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SALAMIS IN THE ISLAND OF CYPRUS.
BY ALEXANDER PALMA DI CESNOLÀ, F.S.A.,
URNS - VASES—AMPHORA - ARCHAIC ARYBALLI—FUMIGATORS—HAND- OR FOOT-WARMERS—STRAINERS—POTS— LATER ARYBALLI—MISCELLANEOUS—ROMAN, ETC.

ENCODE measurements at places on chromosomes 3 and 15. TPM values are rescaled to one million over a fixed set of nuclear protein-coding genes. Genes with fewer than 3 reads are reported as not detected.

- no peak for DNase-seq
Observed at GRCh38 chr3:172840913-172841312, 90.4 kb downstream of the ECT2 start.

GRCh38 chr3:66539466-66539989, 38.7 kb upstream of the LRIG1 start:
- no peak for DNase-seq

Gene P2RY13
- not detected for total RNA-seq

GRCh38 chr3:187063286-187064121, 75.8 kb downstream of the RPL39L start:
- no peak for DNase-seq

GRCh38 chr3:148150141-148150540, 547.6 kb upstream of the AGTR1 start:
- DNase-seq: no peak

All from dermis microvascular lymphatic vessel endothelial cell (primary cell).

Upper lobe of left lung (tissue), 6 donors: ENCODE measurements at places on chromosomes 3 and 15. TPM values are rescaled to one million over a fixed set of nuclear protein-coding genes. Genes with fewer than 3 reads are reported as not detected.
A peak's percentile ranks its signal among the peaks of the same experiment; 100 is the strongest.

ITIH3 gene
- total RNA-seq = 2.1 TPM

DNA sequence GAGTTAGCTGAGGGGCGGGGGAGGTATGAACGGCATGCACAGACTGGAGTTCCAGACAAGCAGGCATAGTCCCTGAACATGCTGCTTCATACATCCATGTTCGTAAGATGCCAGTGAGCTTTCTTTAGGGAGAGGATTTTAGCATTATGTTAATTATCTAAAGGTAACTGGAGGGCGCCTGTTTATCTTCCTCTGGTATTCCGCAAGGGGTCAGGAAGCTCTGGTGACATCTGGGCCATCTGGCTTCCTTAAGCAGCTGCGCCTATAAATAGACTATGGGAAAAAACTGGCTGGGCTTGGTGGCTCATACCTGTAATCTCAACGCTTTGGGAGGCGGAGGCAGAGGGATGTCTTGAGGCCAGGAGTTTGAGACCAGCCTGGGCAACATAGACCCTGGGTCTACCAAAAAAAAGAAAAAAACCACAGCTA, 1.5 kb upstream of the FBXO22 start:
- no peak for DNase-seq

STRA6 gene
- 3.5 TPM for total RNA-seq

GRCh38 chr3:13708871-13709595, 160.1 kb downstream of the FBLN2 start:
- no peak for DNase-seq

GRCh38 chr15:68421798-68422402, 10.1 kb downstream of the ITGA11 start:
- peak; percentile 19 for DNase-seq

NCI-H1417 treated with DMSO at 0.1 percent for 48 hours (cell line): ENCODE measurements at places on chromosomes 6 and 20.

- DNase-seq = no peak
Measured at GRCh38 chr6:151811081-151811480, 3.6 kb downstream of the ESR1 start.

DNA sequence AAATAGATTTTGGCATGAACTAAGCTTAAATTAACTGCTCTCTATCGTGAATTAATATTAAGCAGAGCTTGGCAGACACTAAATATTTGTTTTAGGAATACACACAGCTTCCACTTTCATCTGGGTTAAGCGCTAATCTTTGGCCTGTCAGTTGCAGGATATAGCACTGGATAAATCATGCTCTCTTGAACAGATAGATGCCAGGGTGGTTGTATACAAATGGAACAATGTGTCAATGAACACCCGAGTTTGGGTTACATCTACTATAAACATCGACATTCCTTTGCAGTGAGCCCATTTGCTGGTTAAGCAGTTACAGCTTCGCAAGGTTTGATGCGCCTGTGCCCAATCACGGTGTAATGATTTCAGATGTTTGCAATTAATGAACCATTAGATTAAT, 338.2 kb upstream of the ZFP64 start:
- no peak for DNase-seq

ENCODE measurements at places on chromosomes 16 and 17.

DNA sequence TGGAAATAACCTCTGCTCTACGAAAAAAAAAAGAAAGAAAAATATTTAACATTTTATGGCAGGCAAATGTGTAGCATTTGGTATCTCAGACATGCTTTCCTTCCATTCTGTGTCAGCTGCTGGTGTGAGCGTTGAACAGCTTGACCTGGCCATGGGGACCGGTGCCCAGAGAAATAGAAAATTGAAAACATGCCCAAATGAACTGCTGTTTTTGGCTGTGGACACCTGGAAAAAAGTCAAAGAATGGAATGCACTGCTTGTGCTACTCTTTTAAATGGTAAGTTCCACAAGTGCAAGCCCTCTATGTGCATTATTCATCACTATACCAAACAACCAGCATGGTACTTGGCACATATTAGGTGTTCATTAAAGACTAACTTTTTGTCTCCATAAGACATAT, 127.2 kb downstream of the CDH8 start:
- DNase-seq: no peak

HE number of these objects in this collection is very considerable indeed, not fewer than four thousand pieces in all. These comprise amphorae of various sizes, from about four feet high to the smallest examples, and of various origins, being Phœnician, Cypriote, and Greek; some of them bear inscriptions in one or other of these languages respectively. Among the vases of this class, more than two hundred exhibit beautiful patterns painted on their surfaces, including birds, bulls, and other creatures; many of those are extremely precious works, some of them are believed to be unique as to the decorations they bear and as to their origin; it is supposed that these remarkable instances are pure Phœnician; their decorations agree in general respects with those of other vessels to which the name of the Phœnician nation has been given. The accompanying illustration represents a Phœnician vase of considerable dimensions (fig. 258). It contains an inscription of five letters in the Phœnician language, of which, according to M. Piérides, who has examined it, the Hebrew transliteration is the following— Baal-Hammon; i.e., "Baal Solaris, or Baal the Sun".1 One of the workmen whom I had employed in my excavations found a conical urn or vase, similar in shape to the foregoing specimen, in a tomb to the south-west of Larnaca, and outside the walls of the ancient city of Kitium. The vase is of the ordinary terra-cotta of the island (fig. 258) and bears the Cypriote inscription now engraved in the accompanying illustration. On being informed of this discovery I proceeded to the spot, and found that the tomb was about nineteen feet and a half below the surface of the ground. It had been constructed of large stones, cemented together, as they were laid on the earth, with lime. It had an oval shape, except at the bottom; and was six feet nine inches deep,, and little more than six feet wide. The entrance had been closed with a square slab of stone, roughly hewn. The earth, sodden with the rain, which had percolated for ages through the defective cementing of the roofing stones, covered the floor to the 1 See Gesenius, Script. Phoenic. extent of more than eight inches; but as there was no sarcophagus in the tomb, and the body which the tomb had received was laid on the earth, I could find no other vestige of humanity than a small piece of bone which perhaps belonged to the head of a child. No sooner did this relic come into contact with the air than it crumbled away into dust. The inscription upon this vase is, I am told by Dr. Birch, to whom I have submitted it, of a doubtful signification. It appears to read:— mi . e . o . sa . ti . ja . ta . But the first two characters on the right are uncertain. It is evidently the genitive case of a proper name prefixed to the verb emi, I am, or I belong to; and may perhaps be read " I belong to Tajatisas," or " Tathasus". A vase very similar to this in general shape has two handles on the shoulder. For a valuable notice of the urns and fictilia which occur in the island, I may refer to the paper " On the Different Styles of Pottery found in Ancient Tombs in the Island of Cyprus", by Thomas Sand with, Esq., H. B. M. Vice Consul. Archǽologia, vol. xlv, 1877. Two red ware vases deserve especial mention, because they are unique in exhibiting figures painted in black on their bodies. On .one of these (figs. 260, 262) is a standing owl, or swan, and opposite to it a tree of the sacred or "Horn" kind, the emblematic palm, or date tree, which was found significant over many regions in Asia, and has been frequently recognised in Assyrian remains, even on the breastplates of the kings in Chaldea, Egypt, India, and China. What may be a reminiscence of the "Horn" is often seen to this day in Turkey carpets. The Greek anthemion, or honeysuckle ornament, has been referred to as the Greek variety of this symbol degraded into an ornament, and with no other significance than that which is due to a lovely combination of harmonic lines. On the other vase (fig. 261) are the figures of two men,
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